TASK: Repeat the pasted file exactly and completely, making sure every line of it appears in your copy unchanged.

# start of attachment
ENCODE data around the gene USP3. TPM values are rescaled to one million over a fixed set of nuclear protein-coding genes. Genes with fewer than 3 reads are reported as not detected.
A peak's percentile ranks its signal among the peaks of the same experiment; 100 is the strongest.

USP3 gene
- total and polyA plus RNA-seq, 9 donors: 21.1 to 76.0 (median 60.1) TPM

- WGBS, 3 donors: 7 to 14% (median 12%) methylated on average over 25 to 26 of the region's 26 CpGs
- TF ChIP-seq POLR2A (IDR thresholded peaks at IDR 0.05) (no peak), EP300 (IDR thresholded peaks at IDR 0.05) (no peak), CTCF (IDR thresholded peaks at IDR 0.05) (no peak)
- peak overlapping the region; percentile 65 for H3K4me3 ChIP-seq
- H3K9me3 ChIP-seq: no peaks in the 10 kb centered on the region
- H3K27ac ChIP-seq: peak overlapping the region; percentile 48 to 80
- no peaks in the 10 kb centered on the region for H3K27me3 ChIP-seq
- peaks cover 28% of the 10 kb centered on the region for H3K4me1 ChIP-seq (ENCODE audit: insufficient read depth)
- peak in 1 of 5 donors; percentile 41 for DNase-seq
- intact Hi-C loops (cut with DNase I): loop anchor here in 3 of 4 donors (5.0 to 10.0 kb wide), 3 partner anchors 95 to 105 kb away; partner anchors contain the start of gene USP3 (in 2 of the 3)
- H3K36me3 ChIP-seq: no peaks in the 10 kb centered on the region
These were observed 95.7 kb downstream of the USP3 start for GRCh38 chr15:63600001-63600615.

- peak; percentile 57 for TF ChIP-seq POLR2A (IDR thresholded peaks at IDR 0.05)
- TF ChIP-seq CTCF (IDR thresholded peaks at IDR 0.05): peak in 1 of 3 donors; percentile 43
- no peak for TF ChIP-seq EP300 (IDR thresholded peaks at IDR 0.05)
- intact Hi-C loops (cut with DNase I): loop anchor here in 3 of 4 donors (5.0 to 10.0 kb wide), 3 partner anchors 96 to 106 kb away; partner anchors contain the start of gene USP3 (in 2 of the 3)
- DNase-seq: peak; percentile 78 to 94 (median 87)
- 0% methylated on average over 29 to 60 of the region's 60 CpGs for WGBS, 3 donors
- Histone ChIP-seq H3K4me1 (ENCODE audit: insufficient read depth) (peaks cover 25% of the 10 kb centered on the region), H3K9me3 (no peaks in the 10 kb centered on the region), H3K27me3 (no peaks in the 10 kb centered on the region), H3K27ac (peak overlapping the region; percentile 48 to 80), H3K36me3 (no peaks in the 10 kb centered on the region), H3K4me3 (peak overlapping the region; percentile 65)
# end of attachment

ENCODE data around the gene USP3. TPM values are rescaled to one million over a fixed set of nuclear protein-coding genes. Genes with fewer than 3 reads are reported as not detected.
A peak's percentile ranks its signal among the peaks of the same experiment; 100 is the strongest.

USP3 gene
- total and polyA plus RNA-seq, 9 donors: 21.1 to 76.0 (median 60.1) TPM

- WGBS, 3 donors: 7 to 14% (median 12%) methylated on average over 25 to 26 of the region's 26 CpGs
- TF ChIP-seq POLR2A (IDR thresholded peaks at IDR 0.05) (no peak), EP300 (IDR thresholded peaks at IDR 0.05) (no peak), CTCF (IDR thresholded peaks at IDR 0.05) (no peak)
- peak overlapping the region; percentile 65 for H3K4me3 ChIP-seq
- H3K9me3 ChIP-seq: no peaks in the 10 kb centered on the region
- H3K27ac ChIP-seq: peak overlapping the region; percentile 48 to 80
- no peaks in the 10 kb centered on the region for H3K27me3 ChIP-seq
- peaks cover 28% of the 10 kb centered on the region for H3K4me1 ChIP-seq (ENCODE audit: insufficient read depth)
- peak in 1 of 5 donors; percentile 41 for DNase-seq
- intact Hi-C loops (cut with DNase I): loop anchor here in 3 of 4 donors (5.0 to 10.0 kb wide), 3 partner anchors 95 to 105 kb away; partner anchors contain the start of gene USP3 (in 2 of the 3)
- H3K36me3 ChIP-seq: no peaks in the 10 kb centered on the region
These were observed 95.7 kb downstream of the USP3 start for GRCh38 chr15:63600001-63600615.

- peak; percentile 57 for TF ChIP-seq POLR2A (IDR thresholded peaks at IDR 0.05)
- TF ChIP-seq CTCF (IDR thresholded peaks at IDR 0.05): peak in 1 of 3 donors; percentile 43
- no peak for TF ChIP-seq EP300 (IDR thresholded peaks at IDR 0.05)
- intact Hi-C loops (cut with DNase I): loop anchor here in 3 of 4 donors (5.0 to 10.0 kb wide), 3 partner anchors 96 to 106 kb away; partner anchors contain the start of gene USP3 (in 2 of the 3)
- DNase-seq: peak; percentile 78 to 94 (median 87)
- 0% methylated on average over 29 to 60 of the region's 60 CpGs for WGBS, 3 donors
- Histone ChIP-seq H3K4me1 (ENCODE audit: insufficient read depth) (peaks cover 25% of the 10 kb centered on the region), H3K9me3 (no peaks in the 10 kb centered on the region), H3K27me3 (no peaks in the 10 kb centered on the region), H3K27ac (peak overlapping the region; percentile 48 to 80), H3K36me3 (no peaks in the 10 kb centered on the region), H3K4me3 (peak overlapping the region; percentile 65)